Fashion firm American Apparel is apparently ready to move forward from its bankruptcy.
According to the Daily Bankruptcy Review, attorney’s for the firm laid out the clothing manufacturers “survival plan“, which would provide $10 million in cash while execs work to resolve inventory issues at its stores.
Based on a plan filed in court last Thursday, the LA-based firm plans to exit bankruptcy with a $30 million loan and a much-reduced debt load, and will be owned by its current senior creditors. The filing argued that the fresh start will give management an opportunity to revamp the stale inventory currently on display in stores, get more popular seasonal items on the shelves and work on the marketing of top-selling products.
The clothing retailer initially filed for bankruptcy two weeks ago today, reporting a staggering $300 million in losses over the last five years.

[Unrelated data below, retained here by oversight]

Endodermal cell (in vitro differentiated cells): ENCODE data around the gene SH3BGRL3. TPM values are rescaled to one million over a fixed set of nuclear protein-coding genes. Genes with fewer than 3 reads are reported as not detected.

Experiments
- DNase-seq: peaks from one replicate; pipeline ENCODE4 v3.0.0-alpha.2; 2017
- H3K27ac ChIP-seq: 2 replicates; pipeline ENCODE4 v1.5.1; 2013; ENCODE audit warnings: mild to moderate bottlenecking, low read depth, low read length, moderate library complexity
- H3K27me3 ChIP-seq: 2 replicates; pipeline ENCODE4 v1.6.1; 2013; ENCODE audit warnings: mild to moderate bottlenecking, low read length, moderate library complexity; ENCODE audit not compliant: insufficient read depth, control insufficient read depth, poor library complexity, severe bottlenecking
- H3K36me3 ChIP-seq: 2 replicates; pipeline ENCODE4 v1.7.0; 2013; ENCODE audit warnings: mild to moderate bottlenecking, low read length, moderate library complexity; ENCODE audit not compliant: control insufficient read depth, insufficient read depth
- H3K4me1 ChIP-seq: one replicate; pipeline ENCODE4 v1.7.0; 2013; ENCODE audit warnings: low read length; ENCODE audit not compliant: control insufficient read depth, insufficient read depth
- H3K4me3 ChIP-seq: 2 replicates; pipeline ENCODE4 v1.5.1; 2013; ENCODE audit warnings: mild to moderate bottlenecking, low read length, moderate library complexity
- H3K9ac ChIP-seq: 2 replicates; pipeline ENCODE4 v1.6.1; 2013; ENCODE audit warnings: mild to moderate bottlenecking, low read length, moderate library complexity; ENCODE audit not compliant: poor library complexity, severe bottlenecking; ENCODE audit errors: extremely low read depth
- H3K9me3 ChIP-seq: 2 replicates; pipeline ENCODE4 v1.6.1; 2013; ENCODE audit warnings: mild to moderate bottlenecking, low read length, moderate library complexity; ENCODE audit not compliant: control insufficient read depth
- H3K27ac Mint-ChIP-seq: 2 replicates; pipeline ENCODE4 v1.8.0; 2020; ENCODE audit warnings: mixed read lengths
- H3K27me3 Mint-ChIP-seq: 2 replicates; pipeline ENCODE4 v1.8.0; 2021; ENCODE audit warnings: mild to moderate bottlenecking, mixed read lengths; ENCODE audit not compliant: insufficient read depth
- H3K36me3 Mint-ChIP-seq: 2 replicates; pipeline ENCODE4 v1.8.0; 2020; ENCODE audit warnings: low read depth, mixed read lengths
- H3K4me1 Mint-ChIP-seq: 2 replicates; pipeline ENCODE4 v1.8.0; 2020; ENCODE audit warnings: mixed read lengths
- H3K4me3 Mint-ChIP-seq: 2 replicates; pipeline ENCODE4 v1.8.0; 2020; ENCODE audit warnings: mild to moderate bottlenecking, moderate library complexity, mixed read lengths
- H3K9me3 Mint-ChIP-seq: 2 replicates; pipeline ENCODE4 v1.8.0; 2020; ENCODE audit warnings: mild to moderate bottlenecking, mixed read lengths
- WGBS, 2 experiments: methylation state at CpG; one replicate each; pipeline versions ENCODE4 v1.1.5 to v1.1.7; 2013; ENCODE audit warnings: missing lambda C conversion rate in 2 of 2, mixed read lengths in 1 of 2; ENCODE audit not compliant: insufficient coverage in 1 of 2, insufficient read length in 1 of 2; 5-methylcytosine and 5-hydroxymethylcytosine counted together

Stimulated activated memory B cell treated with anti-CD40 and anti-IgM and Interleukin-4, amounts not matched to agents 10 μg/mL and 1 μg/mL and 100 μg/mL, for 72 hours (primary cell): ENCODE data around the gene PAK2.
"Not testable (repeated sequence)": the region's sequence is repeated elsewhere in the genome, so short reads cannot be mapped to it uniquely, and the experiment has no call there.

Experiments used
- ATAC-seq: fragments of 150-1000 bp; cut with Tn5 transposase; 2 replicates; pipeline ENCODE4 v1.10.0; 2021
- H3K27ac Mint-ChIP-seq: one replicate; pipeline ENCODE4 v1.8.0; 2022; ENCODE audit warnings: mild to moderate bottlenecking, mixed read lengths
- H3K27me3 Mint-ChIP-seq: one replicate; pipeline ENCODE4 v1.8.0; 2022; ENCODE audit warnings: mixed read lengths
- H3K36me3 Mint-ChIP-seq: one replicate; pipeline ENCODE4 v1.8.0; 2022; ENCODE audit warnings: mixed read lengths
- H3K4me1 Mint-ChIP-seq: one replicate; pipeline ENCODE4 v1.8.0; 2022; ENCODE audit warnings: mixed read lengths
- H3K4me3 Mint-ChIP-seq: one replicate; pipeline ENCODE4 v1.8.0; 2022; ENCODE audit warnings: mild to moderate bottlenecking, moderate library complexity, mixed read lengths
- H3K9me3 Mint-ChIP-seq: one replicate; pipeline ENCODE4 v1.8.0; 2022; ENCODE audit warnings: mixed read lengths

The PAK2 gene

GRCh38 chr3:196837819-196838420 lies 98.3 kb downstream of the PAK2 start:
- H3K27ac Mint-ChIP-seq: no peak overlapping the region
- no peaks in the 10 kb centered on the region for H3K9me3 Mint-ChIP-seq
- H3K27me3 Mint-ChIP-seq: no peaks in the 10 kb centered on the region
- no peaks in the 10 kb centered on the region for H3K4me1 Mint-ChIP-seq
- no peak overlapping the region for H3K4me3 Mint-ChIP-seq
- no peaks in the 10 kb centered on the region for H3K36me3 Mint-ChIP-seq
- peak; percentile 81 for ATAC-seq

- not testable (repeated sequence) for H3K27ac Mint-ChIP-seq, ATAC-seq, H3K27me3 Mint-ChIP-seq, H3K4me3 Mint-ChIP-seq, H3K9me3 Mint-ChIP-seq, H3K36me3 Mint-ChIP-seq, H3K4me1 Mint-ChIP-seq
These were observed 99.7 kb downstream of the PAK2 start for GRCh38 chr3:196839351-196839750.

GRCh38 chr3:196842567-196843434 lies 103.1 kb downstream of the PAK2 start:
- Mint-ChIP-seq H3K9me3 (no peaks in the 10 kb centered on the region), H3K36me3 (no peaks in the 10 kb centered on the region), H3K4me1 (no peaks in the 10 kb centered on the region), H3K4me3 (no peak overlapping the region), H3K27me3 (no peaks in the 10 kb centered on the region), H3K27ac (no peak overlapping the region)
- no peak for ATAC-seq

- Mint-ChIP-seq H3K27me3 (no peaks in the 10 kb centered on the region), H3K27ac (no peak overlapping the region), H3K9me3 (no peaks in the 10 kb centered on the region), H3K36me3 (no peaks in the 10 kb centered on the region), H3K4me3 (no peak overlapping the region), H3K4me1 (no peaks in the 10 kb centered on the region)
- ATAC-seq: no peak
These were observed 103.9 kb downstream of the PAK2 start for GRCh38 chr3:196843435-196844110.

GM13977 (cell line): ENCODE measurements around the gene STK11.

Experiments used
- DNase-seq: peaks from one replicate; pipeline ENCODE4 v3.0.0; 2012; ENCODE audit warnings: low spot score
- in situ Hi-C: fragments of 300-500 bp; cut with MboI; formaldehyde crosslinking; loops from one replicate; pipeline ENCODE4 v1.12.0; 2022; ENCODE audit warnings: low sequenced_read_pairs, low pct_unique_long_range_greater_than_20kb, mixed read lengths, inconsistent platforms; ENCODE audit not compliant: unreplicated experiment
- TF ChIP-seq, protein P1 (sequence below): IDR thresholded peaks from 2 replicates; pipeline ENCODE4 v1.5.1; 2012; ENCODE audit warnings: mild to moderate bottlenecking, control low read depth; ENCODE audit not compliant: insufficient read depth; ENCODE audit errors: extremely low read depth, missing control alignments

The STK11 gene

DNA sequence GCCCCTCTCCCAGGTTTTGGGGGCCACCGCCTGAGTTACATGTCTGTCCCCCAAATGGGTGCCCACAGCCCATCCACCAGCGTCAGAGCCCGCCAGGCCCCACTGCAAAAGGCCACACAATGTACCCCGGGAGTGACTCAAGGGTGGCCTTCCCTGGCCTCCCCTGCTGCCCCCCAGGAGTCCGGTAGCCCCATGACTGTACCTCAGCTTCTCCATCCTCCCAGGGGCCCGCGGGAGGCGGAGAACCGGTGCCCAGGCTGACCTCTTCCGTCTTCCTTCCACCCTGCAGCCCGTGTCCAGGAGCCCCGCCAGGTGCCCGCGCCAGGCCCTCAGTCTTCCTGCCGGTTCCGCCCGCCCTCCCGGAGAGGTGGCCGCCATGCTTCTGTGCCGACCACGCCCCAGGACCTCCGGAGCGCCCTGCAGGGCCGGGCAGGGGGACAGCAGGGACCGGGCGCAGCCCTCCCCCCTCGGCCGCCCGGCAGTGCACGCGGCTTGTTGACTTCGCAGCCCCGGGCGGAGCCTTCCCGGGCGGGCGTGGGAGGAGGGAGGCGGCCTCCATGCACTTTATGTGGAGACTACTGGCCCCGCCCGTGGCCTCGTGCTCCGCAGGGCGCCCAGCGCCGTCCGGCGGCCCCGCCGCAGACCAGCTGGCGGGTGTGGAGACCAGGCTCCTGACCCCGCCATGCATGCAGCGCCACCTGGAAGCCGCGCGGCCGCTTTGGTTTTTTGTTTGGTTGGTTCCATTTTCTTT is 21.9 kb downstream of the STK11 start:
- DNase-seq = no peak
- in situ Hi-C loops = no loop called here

American Apparel’s filing noted it “[maintained] significant style diversity without any real benefit” as only a few dozen of its more than 5,000 styles represented the vast majority of sales.
Details on American Apparel bankruptcy plan
Of note, under the reorganization plan, over $200 million in senior bond debt will be exchanged for ownership of the restructured clothing retailer.
The plan also calls for the canceling of American Apparel’s stock (trades under APPCQ in OTC markets). The share price of the company, which topped out at $15.80 in late 2007, was trading at around 11 cents per share just before the early October bankruptcy filing.
American Apparel ‘s unsecured creditors, who are currently owed close to $150 million will divide up any legal proceeds won by the firm following bankruptcy, although the targets of any potential lawsuits were not specified.
Keep in mind that American Apparel creditors can still vote to reject the plan. The flings requests that the judge to set a voting deadline of January 7th for the reorganization plan.
No store closings are called for by the restructuring plan, but company execs did say they were in the process of negotiating less expensive leases with some landlords, and may request the bankruptcy court to void some real-estate contracts.